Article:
It is no secret that Columbus, Ohio has been experiencing tremendous growth over the last several years. Recently, Realtor.com even named Columbus the “hottest” real estate market in the country. While some commentators have questioned the sustained, long-term growth potential of Ohio’s capital, the Mid-Ohio Regional Planning Commission projects that an additional 1 million people will be added to the region’s population by 2050.
Real estate joint ventures are playing an increasingly prominent role in development across Central Ohio during this period of growth. Whether formed to mitigate risk, collaborate across industry sectors, attract capital, or for other reasons, real estate joint ventures can be a highly effective vehicle to tackle a complex project.
However, joint ventures also carry substantial risk. The market may not always be on such sound footing, and the honeymoon period with your joint venture partner likely won’t last forever. While conditions remain strong, now is the time to anticipate potential issues with joint ventures and plan for when the partnership may not be functioning so well, market conditions force partners to make uncomfortable decisions, or the partners simply want to go in different directions.
Investors and developers should give special attention to the provisions in any joint venture agreement that dictate how such a venture is governed, how day-to-day management and major decisions are handled, and what rights each party has in the event that a deal falls apart.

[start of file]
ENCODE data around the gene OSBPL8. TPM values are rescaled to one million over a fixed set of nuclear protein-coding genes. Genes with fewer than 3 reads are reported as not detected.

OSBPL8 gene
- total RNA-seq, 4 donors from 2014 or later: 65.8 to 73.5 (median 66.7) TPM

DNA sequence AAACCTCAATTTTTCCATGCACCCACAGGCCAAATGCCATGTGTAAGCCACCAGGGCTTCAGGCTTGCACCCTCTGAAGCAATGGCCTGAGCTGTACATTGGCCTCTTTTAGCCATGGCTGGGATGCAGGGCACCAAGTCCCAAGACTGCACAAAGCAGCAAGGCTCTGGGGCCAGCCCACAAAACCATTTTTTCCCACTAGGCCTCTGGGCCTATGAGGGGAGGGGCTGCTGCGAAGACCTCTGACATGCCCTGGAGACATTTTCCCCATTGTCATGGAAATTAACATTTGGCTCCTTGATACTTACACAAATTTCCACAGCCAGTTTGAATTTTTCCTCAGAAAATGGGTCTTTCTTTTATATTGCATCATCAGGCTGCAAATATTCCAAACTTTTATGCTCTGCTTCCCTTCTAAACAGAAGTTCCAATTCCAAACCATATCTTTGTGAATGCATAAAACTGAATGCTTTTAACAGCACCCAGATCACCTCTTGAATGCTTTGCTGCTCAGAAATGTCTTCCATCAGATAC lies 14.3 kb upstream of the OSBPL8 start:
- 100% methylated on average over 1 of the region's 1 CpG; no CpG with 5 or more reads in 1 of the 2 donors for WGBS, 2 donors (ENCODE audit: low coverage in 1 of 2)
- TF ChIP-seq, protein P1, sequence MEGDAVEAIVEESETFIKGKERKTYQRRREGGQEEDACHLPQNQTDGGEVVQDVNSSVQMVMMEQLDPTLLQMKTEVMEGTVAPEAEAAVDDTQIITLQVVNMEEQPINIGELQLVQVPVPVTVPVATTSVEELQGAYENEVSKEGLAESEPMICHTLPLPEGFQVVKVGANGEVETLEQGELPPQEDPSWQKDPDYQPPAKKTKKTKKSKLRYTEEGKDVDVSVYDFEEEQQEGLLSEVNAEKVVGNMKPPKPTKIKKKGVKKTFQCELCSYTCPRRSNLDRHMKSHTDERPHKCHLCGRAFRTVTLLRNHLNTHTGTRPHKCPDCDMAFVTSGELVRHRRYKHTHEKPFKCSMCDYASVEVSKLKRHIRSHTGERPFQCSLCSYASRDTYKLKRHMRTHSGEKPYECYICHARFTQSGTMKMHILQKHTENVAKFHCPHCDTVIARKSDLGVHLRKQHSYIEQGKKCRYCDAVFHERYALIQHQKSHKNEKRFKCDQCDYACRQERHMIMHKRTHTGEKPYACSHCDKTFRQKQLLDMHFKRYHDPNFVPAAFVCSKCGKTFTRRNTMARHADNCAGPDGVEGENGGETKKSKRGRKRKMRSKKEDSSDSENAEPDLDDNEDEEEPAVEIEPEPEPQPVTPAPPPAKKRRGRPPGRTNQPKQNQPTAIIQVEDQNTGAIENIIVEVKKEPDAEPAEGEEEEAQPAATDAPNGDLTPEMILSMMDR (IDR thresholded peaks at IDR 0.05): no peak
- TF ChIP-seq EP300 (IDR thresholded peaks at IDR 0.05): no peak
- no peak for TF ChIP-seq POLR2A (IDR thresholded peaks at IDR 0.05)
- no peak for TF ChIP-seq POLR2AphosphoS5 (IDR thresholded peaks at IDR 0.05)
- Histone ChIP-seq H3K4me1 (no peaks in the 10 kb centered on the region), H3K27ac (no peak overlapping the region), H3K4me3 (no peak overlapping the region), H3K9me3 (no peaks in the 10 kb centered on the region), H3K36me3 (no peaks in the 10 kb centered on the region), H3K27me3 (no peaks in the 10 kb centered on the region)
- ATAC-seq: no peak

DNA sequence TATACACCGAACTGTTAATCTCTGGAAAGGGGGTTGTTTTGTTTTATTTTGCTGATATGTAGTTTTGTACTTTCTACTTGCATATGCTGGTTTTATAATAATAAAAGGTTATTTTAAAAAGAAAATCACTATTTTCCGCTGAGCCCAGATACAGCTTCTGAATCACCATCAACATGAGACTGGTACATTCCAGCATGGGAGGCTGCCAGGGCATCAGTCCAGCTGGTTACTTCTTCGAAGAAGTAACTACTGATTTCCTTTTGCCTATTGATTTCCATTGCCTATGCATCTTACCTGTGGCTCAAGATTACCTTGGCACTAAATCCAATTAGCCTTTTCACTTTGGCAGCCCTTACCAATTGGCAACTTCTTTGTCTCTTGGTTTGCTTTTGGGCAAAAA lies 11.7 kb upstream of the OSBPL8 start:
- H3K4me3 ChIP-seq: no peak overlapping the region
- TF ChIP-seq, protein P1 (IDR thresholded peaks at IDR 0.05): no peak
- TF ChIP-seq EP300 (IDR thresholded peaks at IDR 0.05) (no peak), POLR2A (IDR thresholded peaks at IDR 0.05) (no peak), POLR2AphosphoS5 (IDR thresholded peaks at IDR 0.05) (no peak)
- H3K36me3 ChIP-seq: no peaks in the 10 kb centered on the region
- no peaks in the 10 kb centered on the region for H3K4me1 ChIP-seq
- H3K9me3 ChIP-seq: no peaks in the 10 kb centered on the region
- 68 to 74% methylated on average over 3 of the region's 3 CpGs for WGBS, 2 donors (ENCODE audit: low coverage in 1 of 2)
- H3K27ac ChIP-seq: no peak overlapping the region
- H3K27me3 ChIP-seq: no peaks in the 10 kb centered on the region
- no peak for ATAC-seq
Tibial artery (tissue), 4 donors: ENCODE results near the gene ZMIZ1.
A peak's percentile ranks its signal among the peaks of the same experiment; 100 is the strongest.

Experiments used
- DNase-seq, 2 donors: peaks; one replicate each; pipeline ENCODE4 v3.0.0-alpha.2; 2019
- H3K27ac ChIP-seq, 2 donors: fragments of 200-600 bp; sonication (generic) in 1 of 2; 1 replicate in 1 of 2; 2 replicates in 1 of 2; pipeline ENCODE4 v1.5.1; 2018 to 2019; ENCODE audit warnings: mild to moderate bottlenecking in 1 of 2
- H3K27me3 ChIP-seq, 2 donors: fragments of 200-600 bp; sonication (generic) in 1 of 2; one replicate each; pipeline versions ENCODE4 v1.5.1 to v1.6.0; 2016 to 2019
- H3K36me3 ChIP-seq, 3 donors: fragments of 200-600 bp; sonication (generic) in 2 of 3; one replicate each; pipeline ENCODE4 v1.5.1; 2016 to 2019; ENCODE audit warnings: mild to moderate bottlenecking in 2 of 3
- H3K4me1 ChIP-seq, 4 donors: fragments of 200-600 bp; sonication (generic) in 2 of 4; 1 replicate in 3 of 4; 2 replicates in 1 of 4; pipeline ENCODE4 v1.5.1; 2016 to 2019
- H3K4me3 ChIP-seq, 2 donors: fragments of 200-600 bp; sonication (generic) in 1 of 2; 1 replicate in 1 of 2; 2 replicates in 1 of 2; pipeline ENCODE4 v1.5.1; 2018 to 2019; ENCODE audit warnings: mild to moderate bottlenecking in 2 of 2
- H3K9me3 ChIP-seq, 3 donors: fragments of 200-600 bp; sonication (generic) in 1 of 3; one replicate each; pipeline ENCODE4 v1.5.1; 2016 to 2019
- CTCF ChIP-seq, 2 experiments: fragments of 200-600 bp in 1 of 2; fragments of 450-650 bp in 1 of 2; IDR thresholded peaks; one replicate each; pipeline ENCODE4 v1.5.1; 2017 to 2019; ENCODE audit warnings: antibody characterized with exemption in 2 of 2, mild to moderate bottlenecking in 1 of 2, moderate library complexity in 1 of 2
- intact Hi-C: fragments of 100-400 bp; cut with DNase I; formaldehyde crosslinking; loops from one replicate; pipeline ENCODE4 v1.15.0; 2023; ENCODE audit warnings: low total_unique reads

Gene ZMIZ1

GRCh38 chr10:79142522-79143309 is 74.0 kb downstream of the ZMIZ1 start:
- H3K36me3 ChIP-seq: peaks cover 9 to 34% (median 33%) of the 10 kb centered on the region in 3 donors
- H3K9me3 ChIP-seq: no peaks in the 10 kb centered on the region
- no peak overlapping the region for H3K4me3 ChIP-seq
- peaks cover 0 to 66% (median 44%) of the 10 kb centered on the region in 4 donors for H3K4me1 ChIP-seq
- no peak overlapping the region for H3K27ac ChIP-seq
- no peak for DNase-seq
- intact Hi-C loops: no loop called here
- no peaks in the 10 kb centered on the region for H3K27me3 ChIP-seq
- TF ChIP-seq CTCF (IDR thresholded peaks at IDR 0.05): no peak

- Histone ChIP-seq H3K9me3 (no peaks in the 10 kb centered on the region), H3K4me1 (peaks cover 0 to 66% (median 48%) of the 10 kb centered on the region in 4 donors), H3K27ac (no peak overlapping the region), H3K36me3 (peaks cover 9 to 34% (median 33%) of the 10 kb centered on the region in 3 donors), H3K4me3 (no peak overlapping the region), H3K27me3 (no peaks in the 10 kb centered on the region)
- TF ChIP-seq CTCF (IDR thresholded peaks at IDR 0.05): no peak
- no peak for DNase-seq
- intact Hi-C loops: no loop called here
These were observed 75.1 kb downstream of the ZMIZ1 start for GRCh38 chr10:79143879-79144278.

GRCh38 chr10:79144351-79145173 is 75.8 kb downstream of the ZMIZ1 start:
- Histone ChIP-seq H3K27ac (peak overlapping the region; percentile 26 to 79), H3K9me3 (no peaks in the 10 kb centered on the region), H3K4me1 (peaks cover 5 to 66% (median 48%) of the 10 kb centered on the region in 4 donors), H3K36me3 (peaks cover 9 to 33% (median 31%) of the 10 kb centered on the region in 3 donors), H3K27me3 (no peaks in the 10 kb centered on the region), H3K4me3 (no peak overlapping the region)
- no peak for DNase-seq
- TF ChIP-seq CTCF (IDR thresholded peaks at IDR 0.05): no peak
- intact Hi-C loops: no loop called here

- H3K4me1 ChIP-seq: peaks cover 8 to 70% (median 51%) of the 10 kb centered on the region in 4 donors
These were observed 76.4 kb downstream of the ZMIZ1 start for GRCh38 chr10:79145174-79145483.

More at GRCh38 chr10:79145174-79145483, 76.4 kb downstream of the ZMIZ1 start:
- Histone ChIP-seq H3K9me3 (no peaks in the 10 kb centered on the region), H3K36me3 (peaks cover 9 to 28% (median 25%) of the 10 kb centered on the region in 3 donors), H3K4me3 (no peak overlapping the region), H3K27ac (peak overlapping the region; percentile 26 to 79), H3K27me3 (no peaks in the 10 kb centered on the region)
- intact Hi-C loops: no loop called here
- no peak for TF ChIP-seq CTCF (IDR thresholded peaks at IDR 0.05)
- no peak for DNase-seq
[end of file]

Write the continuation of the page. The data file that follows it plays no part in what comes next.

Below are a few of the major considerations that parties looking to engage in a joint venture should keep in mind:
- How will major decisions – such as the sale or refinance of property – be handled?
- What happens when the parties are deadlocked on a major decision?
- Who has day-to-day managerial authority for non-major decisions?
- Is there a buy-sell provision in the event of a deadlock or after a certain period allowing the parties to separate in an orderly manner?
- What happens if one of the partners engages in intentional misconduct or other bad acts?
- What is the process for replacing the manager or general partner in the event of mismanagement or underperformance?
- How are the final distributions and the winding-up process to be handled?
With the market performing so strongly in Central Ohio, careful consideration of the risks in a real estate joint venture may seem taxing. However, this initial legwork will pay dividends if circumstances change or a partnership experiences a complication. If partners take the time to properly structure a joint venture on the front end, then they should more easily be able to reach an amicable resolution if they must separate.